During this crime, Jimmy sees Christ, who calls from the dais for him to change his way of life so that he will not be condemned to eternal torment. But Jimmy ignores God’s intercession and falls deeper and deeper into sin.

The story takes a turn for the worse when Jimmy and his girlfriend Sale hit an old man in a stolen car while on a spree. The series of disasters and tragic events continues to escalate.

But the closer we get to the finale, the more the plot tries to lead us out of the tragic arcs and onto a path of hope and moral values that have remained unchanged for centuries. The final burning of the Garden of Wrath and the satanic book, as well as the historical and biblical associations, have the spirit of a time long gone, but also call us to listen to the voice of Jesus to Jimmy, “Hear me”… (G.J.)

6. ‘8 WOMEN’ (2002) 

Based on a play by Robert Thomas, the plot seemed familiar at first sight: a rich patriarch is found in his bed with a dagger in his back. It is the middle of winter and deep snow surrounds his remote farmhouse. The phone line is cut and the car is damaged. There are eight characters with both the motive and the opportunity to commit murder. But then a difference emerges: all eight protagonists are women. The only man is dead.

The film stars French film stars Catherine Deneuve, Isabelle Huppert, Fanny Ardant and Emmanuelle Béart, each playing caricatures ranging from the schemer’s sister, to the charming wife, to the daughter of a bookworm. Full of dialogue and humour (each woman has her own song and dance), ‘8 Women’ was a sumptuously designed and beautifully shot film. Together with an intricate web of secrets and a perfect murder mystery, the film captivated audiences and critics alike, earning £26.6 million worldwide. The fact that the film was about women was an important part of its appeal and the reason why it continues to attract a loyal following a decade later. Cult recognition has inspired themed parties and ‘Facebook’ groups.


The hero of this film saw the light of day in the first half of the 19th century and can rightly be considered a product of collective imagination. The demonic bearded man, Sweeney Todd, first appeared in Charles Dickens’s ‘Martin Cheslewhite’ (1844), and two years later, the character mentioned in the British literary classic, described as an ‘evil genius’, was the protagonist of Thomas Pynch’s ‘The String of Pearls’.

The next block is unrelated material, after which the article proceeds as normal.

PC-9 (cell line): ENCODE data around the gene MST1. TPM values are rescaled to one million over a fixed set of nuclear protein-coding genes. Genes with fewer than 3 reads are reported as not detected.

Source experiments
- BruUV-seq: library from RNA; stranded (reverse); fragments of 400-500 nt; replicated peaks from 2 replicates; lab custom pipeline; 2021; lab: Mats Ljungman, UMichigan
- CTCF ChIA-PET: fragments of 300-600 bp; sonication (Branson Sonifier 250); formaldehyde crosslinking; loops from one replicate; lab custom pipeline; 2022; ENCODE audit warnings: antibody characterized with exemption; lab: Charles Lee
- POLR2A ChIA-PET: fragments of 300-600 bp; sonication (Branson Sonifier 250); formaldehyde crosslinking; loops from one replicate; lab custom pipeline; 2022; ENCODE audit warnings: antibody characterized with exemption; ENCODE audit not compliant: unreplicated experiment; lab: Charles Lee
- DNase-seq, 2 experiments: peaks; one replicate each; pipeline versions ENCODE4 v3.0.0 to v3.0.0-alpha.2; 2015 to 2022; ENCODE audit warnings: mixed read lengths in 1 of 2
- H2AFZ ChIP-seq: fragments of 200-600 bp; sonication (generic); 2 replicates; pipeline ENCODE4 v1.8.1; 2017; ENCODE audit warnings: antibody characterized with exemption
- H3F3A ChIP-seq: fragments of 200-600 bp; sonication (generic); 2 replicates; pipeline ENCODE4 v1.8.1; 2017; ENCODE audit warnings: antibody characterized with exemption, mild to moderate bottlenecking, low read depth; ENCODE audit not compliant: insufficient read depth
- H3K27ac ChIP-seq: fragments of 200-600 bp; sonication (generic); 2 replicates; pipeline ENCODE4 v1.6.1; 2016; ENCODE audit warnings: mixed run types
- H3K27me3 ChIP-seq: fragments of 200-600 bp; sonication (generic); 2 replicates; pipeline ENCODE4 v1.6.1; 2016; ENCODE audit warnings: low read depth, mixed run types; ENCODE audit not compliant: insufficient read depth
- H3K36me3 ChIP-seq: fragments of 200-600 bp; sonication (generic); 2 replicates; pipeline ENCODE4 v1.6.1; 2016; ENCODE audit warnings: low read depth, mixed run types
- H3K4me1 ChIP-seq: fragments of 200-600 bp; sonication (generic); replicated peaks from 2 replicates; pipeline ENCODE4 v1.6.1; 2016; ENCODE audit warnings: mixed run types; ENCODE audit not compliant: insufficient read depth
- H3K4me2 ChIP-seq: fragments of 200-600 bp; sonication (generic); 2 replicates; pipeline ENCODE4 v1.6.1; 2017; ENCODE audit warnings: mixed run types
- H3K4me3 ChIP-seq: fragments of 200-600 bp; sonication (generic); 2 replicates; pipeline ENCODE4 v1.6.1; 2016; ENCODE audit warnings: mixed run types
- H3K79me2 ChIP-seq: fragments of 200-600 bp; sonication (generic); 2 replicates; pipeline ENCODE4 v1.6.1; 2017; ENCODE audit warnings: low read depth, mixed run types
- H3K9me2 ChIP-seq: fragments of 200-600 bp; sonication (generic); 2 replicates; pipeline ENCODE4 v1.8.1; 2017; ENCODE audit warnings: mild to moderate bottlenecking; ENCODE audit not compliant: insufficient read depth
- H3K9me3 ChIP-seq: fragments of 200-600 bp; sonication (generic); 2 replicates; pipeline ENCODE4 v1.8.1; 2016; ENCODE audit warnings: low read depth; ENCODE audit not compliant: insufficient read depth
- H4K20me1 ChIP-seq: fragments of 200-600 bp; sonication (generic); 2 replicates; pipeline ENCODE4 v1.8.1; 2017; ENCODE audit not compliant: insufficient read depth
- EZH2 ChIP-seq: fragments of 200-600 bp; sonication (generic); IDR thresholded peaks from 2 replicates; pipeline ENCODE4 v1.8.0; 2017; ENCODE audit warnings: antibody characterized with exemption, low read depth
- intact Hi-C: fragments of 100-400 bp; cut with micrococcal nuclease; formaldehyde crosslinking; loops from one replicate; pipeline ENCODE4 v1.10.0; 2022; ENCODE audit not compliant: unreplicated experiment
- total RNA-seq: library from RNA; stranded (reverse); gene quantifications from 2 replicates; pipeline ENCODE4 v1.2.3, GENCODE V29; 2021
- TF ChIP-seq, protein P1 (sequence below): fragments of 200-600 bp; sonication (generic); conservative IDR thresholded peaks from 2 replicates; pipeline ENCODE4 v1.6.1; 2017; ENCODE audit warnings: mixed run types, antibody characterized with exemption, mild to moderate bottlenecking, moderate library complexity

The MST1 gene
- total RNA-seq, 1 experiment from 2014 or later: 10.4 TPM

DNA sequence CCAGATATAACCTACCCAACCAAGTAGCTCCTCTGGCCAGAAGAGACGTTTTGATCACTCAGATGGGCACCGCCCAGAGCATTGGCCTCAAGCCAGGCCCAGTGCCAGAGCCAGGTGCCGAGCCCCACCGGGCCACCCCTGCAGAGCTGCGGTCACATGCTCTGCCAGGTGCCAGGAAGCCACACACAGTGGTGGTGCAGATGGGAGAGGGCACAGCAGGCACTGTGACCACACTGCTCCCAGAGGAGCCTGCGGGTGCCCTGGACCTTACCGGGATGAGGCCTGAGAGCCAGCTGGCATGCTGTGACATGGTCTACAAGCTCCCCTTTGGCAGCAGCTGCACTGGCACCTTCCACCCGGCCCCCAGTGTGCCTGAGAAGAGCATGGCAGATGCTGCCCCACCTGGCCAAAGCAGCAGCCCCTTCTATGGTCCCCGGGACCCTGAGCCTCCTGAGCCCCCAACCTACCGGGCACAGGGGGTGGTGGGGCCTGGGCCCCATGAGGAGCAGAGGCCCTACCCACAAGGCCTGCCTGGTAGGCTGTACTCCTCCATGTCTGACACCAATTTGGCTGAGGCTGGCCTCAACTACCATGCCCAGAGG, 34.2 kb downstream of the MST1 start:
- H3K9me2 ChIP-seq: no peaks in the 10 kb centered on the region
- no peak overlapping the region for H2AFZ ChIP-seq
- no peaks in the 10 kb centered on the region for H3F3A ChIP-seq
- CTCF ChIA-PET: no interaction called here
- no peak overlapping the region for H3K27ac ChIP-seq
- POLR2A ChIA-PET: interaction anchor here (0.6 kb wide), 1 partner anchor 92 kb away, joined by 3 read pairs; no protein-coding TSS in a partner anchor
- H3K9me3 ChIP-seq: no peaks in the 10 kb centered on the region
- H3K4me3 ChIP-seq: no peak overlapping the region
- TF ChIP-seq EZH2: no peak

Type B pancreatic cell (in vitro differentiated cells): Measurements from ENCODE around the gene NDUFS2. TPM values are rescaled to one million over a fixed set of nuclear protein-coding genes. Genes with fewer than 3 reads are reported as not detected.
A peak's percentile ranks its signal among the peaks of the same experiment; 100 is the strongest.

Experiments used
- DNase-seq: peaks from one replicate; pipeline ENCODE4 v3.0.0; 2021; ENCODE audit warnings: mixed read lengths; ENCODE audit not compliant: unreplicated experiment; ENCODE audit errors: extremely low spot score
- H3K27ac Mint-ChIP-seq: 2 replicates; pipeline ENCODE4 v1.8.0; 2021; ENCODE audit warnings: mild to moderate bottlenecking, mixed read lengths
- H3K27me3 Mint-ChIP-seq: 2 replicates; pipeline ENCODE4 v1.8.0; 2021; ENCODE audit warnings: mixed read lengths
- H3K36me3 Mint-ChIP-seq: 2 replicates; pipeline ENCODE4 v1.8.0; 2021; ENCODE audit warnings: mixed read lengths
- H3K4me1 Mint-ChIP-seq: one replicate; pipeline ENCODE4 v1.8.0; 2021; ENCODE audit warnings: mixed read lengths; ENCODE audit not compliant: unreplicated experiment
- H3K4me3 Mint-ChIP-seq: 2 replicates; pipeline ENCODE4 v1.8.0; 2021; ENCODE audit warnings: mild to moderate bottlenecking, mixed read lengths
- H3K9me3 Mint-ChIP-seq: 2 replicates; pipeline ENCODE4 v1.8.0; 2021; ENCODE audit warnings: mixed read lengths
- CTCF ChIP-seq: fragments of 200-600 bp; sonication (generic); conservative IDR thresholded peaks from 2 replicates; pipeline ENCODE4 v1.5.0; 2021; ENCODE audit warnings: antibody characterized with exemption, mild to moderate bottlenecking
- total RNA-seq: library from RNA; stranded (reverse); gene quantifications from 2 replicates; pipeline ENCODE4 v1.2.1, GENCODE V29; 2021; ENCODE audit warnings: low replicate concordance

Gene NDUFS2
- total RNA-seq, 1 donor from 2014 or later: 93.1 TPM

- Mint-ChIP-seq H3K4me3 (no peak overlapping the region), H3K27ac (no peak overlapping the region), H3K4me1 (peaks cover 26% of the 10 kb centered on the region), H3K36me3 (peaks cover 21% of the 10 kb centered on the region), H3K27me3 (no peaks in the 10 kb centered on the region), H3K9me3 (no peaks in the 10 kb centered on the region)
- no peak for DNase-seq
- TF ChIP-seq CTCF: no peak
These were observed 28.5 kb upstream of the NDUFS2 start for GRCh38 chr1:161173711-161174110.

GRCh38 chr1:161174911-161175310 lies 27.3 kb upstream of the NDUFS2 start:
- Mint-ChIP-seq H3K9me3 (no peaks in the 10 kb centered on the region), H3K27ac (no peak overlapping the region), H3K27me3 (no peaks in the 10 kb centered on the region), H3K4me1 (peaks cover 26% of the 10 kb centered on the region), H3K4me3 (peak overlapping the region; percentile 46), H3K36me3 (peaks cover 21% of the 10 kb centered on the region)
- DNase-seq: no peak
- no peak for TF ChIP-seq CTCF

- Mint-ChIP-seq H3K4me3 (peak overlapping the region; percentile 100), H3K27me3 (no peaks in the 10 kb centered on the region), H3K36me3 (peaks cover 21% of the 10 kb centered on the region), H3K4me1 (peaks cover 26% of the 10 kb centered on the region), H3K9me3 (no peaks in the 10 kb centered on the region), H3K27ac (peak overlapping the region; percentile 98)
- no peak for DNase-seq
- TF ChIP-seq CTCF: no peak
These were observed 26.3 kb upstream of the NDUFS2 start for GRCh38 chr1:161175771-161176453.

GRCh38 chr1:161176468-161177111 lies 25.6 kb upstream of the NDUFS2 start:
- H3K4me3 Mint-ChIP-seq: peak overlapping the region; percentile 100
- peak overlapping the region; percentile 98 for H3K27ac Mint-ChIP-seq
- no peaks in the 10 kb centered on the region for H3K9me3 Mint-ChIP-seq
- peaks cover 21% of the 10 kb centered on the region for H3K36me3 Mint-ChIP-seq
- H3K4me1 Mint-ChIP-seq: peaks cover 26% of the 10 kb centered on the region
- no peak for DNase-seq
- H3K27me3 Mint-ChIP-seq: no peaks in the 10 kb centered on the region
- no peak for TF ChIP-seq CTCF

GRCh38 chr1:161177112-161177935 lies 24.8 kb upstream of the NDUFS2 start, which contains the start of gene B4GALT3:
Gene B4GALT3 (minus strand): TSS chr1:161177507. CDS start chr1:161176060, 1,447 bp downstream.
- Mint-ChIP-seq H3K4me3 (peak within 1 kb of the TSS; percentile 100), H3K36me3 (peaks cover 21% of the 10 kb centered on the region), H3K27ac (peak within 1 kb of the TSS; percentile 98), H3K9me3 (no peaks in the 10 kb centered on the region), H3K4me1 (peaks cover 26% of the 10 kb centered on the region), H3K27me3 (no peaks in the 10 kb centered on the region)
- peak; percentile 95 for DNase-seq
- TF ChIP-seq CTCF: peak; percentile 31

This macabre avenger has been the subject of numerous novels and plays since then. British theatres have been staging plays about Sweeney Tod since 1847, and cinema became interested in the story in the 1930s.

The latest version of the legendary plot is presented in the form of a classical musical.

“Sweeney Todd” follows the style of Tim Burton and Johnny Depp’s previous masterpiece “Corpse Bride” (2005). Only now, the necrophilic world of the original animated horror film has been replaced by the equally depressing atmosphere of a classic gothic horror novel and a style reminiscent of a dark comic book.

Many years ago, Benjamin Barker, the owner of a hairdressing salon, lived quietly in London with his lovely wife Lucy and their little daughter Joan. But when the bearded man’s wife catches his eye, the jealous Judge Terpine (Alan Rickman) is determined to have her husband convicted and sent to Australia without a trace. After 15 years in exile, Benjamin learns of his wife’s death. Then the ghost-like freak Sweeney Todd appears in London, surprising everyone with his ability to shave beards. Except that not all of the newcomer’s clients return home after this hygienic procedure. Some people disappeared after a visit to the barber’s shop, but the meat pies of Mrs Lovet in Svynis Tod’s neighbourhood became even more delicious, and the unsuspecting townspeople took a liking to these delicacies. How do they know what filling has replaced the traditional cockroaches in these cakes?

We’ve seen all kinds of musicals – happy and romantic, sad and sentimental, operatically colourful and carnivalesque. But we can forget all that now. The Oscar-winning musical “Sweeney Todd: The Demon Barber of Flett Street” proves that talented filmmakers have found yet another formula for a popular genre. For their film is a wildly bizarre, hysterically funny and horrifyingly creepy surrealist fairy tale, where the old-fashioned theatricality is accentuated by musical ballads, and the whole bloody guignol is enveloped in a creepy mystical atmosphere.


‘The Rocky Horror Picture Show’, a 1975 cult classic, is still screened weekly in cinemas around the world, 45 years after its release. Since then, the film has grossed more than 170 million dollars worldwide and holds the record for the longest running film. Dedicated fans know the words to all the songs and can repeat most of the dialogue by heart. Interestingly, ‘The Rocky Horror Picture Show’ was intended as a play.

And yes, indeed, ‘The Rocky Horror Picture Show’ was first revived in 1973 as a musical performance in a small capacity studio above London’s Royal Court Theatre. This is rather strange in the light of the film as it now exists, but it can be noted that the action takes place as if it were adapted for a theatre stage. The choreography, the compositions and even the looks of the actors convey the atmosphere of the stage. This draws the viewer into participating with the characters on the screen. This is one of those films that you have to explain using a lot of hyphens. A horror-rock-transvestite-camp-all-sexual-musical parody.